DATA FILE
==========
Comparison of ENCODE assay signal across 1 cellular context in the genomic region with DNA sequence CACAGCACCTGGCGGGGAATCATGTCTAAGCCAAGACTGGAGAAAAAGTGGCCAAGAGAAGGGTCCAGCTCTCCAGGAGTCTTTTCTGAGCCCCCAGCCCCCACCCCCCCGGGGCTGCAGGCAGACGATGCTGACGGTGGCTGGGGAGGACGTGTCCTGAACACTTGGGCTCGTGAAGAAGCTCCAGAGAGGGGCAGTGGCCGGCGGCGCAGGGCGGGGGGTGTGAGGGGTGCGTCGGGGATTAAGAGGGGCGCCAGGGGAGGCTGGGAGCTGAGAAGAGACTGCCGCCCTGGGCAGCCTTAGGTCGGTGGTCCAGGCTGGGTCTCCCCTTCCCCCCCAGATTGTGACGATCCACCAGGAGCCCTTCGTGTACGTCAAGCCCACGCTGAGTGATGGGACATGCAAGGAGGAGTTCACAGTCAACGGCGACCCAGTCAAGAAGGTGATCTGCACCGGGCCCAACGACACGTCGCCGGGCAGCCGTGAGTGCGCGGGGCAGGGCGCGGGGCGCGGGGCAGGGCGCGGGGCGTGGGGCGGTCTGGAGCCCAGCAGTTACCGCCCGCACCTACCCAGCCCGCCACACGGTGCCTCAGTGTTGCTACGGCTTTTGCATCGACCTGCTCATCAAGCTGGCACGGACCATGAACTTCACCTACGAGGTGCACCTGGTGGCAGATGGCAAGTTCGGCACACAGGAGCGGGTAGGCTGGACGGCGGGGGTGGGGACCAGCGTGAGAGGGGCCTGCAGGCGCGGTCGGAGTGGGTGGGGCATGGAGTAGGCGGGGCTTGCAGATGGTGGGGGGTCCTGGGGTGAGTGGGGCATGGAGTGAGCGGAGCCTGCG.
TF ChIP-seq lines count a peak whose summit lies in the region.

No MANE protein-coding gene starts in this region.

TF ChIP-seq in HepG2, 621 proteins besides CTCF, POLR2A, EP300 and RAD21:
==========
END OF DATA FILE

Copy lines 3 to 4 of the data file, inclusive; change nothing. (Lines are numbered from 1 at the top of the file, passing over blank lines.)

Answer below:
No MANE protein-coding gene starts in this region.

TF ChIP-seq in HepG2, 621 proteins besides CTCF, POLR2A, EP300 and RAD21: